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How to Check Testicles and What to Look Out for

How To Do A Testical Exam in 4 Steps

Upon reaching puberty, you should do regular testicular self-exams. Yes, men must make friends with their own testicles to know them better.

Regular self-examination of your testicles can help detect testicular cancer, hopefully in its early stages. 

According to the American Cancer Society, testicular cancer first manifests as a painless lump or swelling in the testicles.

Here’s how to check your testicles and what to look out for.

How to do a Testicular Self Exam in 4 Steps

A testicular self-exam will help you learn how your testicles should feel and look. The benefit is that you’ll know how to identify any subtle changes to your testicles.

Why should you focus on any changes to your testicles? 

Any changes could be signs of a benign condition such as a cyst or an infection. Although less common, they could also be signs of testicular cancer.

There isn’t any recommendation that a testicular self-exam should be part of your yearly physical exam. As such, your doctor may recommend regular testicular self-exams.

After a testicular self-exam, consult your doctor if you notice a lump or any change in how your testicles look or feel.

Here’s how to do a testicular exam.

Step #1: Shave Your Testicles


 

Before a testicular self-exam, you want to make sure your balls are shaved clean and smooth.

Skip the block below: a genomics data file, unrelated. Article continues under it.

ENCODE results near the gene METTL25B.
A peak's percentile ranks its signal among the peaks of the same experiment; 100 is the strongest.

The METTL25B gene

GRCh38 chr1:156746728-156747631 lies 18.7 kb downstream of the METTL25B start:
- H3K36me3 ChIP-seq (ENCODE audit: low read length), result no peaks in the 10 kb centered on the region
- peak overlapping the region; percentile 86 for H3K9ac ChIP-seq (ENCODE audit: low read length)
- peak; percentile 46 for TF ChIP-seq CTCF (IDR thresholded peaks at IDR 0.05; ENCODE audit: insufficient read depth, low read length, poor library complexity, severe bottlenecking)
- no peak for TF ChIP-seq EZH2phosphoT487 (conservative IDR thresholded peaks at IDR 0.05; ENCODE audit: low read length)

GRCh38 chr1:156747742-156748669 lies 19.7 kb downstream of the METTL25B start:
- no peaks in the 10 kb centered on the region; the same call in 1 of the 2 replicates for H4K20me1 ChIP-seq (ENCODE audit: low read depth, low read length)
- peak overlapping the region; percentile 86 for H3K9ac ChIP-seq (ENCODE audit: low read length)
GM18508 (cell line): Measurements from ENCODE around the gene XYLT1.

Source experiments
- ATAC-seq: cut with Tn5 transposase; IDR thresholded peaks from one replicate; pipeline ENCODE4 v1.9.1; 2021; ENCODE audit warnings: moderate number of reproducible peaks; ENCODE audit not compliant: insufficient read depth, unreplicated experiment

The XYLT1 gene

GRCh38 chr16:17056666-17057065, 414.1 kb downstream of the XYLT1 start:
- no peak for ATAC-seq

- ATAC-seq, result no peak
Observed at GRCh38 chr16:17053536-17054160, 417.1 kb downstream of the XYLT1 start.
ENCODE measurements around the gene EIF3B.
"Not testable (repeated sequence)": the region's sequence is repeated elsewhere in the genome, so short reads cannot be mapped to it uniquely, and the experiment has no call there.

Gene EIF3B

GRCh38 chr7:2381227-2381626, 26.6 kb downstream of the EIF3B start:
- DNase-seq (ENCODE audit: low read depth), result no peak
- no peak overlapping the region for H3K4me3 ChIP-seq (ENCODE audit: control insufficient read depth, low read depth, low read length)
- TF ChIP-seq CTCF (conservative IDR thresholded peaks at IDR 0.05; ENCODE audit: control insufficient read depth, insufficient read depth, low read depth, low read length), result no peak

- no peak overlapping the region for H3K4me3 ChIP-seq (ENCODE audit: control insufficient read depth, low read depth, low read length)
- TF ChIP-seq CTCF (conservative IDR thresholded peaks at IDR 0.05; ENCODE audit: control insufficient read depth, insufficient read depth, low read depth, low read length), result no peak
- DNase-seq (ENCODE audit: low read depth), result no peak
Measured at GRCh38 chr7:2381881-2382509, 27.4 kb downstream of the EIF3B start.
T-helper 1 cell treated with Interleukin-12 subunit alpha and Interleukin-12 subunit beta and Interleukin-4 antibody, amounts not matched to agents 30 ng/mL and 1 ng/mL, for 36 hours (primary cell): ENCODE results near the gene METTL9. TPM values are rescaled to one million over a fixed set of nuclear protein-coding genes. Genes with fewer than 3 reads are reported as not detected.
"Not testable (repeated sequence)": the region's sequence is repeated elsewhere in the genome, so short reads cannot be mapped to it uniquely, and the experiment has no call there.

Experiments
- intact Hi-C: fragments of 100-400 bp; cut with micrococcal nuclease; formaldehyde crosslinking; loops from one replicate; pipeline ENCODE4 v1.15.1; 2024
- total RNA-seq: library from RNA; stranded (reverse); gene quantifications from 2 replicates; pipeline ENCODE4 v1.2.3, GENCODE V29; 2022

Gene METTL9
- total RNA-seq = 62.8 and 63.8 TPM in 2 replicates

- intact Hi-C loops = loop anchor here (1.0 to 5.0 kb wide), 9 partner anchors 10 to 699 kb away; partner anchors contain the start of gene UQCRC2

In addition to minimising sweat and the buildup of bacteria and fungi, shaving will make the inspection process easier.

Your testicles are more sensitive than other areas on your body, so get tools dedicated to shaving them. You wouldn’t achieve your desired results with an ordinary razor or pair of scissors. Not to mention the higher chance of injury.

An electric shaver is best since it snips the hair close to your skin without breaking the surface. Afterwards, you’ll appear and feel smooth.

To shave your testicles quickly, you’ll first need to trim the hairs short. For best results, you should avoid contact between the trimmer and your skin.

Step #2: Take a Warm Bath

You’ll find your testicular inspection process a lot easier after a warm shower or bath. The heat helps relax the scrotum and enhances blood supply to the area.

At this time, the cremaster muscle that controls your testicles’ temperature will be relaxed. The muscle regulates the distance between the testicles and the body. When relaxed, it’ll be easier to spot anything unusual with your testicles.

Step #3: Examine and Feel Your Testicles

You need both hands to check your testicles. In particular, you’ll use your thumbs, index fingers, and middle fingers. 

Put the middle finger and the index finger underneath your testicles while your thumbs remain on top. That way, you’ll hold the penis out of the way as you feel your balls. Gently roll them, one at a time, between your fingers and thumbs as you check.

Step #4: Check for any Changes in Your Testicles